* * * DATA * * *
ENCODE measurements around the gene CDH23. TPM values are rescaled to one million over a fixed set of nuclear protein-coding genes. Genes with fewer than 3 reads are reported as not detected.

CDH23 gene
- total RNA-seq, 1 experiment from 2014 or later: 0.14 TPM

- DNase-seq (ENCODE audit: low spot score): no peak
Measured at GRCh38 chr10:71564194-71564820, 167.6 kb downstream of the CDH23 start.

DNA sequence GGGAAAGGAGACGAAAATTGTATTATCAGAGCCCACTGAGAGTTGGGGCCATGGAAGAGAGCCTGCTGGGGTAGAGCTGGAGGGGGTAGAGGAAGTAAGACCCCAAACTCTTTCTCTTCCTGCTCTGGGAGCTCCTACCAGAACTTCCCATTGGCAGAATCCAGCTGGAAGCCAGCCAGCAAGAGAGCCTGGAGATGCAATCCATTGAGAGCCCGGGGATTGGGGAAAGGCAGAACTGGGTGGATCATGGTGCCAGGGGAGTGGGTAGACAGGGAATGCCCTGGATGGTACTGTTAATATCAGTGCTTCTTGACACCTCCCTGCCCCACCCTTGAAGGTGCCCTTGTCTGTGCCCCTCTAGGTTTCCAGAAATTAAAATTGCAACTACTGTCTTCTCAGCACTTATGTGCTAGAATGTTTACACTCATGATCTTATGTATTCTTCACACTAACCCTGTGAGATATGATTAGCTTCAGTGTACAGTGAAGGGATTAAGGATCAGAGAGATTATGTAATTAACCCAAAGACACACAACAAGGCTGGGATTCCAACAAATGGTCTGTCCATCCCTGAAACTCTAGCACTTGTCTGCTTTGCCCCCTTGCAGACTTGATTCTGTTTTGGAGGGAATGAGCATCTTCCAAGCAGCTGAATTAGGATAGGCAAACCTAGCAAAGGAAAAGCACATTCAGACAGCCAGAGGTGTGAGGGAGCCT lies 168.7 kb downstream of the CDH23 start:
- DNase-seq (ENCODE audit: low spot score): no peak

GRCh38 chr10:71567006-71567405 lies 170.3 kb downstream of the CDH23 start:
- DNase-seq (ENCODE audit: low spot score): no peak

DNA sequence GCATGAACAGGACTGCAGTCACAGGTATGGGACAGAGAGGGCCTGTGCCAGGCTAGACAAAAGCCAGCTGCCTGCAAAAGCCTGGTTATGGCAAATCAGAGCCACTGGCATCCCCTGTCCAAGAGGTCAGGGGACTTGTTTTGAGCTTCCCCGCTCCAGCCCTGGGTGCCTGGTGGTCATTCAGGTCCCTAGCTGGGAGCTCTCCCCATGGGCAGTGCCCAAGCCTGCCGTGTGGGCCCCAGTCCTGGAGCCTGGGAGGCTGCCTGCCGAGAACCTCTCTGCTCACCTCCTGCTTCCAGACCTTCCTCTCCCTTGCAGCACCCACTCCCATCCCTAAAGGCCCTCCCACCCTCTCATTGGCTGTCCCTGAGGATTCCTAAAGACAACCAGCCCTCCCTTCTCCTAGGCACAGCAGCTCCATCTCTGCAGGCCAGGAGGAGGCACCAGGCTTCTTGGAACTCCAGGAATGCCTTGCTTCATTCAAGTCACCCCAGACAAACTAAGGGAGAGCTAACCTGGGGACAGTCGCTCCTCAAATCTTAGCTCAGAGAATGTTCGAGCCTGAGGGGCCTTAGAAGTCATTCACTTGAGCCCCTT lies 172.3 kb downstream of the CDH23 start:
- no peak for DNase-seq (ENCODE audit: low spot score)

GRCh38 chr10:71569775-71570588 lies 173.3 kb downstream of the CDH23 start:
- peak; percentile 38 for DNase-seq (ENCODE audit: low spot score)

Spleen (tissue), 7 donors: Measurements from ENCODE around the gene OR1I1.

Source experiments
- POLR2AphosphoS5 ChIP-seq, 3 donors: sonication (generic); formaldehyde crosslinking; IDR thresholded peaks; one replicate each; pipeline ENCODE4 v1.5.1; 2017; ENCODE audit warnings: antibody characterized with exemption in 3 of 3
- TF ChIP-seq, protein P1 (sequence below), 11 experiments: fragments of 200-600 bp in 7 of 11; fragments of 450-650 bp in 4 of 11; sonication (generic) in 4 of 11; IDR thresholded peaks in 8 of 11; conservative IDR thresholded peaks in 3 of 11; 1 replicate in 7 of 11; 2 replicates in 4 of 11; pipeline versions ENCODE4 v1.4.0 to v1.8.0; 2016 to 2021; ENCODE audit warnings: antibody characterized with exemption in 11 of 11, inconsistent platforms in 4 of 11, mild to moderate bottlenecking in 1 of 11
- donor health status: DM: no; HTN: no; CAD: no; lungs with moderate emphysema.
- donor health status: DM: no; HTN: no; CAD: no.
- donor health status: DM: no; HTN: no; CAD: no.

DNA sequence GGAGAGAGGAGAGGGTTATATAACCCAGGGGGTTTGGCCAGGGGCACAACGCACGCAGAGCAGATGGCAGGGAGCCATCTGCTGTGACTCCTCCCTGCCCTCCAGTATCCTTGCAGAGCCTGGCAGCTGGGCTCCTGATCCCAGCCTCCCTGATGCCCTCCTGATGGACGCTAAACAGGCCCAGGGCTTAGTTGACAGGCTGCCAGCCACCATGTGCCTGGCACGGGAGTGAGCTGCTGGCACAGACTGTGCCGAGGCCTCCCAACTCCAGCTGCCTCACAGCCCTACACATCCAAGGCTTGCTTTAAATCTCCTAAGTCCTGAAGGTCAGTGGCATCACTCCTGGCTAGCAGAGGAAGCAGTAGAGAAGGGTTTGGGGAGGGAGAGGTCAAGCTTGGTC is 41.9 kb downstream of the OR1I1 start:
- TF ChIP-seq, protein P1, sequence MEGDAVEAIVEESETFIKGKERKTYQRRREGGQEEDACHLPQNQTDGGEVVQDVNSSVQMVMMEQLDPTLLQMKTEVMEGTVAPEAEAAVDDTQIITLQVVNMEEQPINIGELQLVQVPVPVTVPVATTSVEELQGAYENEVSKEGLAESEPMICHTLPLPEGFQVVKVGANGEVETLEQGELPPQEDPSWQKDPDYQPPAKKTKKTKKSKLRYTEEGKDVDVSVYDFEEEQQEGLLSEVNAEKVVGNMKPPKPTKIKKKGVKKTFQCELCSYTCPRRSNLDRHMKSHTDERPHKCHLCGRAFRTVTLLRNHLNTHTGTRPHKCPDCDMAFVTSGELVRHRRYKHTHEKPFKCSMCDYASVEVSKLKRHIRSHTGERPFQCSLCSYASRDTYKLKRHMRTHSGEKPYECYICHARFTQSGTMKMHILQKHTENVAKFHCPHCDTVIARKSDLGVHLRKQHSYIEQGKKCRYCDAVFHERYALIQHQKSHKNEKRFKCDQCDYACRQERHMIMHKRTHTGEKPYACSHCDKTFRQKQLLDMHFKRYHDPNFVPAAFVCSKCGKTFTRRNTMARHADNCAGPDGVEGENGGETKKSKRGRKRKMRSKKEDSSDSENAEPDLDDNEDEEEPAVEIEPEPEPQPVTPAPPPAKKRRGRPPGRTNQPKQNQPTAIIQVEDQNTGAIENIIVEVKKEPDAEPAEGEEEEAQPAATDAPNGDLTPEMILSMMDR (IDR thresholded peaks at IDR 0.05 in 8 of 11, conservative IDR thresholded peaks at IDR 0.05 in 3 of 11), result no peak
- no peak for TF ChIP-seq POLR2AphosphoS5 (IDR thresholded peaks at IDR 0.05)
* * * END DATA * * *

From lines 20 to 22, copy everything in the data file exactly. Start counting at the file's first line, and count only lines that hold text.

- donor health status: DM: no; HTN: no; CAD: no.

DNA sequence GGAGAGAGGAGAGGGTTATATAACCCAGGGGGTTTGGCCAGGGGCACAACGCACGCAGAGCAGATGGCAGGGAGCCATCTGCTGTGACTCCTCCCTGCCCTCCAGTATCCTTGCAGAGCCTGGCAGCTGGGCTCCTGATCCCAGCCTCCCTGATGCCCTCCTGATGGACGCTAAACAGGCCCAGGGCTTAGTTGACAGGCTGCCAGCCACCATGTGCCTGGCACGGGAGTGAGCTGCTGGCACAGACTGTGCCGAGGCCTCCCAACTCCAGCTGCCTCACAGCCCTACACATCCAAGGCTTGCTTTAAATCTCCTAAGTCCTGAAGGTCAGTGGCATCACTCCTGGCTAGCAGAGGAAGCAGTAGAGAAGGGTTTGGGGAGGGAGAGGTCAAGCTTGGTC is 41.9 kb downstream of the OR1I1 start:
- TF ChIP-seq, protein P1, sequence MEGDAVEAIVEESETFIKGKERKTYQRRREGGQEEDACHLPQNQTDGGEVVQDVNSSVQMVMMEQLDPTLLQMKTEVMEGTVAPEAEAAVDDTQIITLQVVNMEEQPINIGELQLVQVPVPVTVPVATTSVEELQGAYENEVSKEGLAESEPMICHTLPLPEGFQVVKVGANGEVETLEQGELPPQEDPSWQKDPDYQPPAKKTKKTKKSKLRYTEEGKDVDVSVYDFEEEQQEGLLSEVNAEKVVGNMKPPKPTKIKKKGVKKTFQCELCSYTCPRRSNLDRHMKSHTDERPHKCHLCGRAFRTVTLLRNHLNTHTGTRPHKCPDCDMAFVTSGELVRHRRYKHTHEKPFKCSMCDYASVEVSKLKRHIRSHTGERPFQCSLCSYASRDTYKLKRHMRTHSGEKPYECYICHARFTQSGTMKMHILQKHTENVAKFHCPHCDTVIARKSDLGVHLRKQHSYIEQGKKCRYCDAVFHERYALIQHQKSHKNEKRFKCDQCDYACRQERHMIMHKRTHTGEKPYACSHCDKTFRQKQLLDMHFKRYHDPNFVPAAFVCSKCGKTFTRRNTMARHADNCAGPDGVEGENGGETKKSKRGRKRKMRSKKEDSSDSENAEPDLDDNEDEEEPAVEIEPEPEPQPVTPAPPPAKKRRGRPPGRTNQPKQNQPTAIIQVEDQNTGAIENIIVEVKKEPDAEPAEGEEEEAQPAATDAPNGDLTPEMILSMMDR (IDR thresholded peaks at IDR 0.05 in 8 of 11, conservative IDR thresholded peaks at IDR 0.05 in 3 of 11), result no peak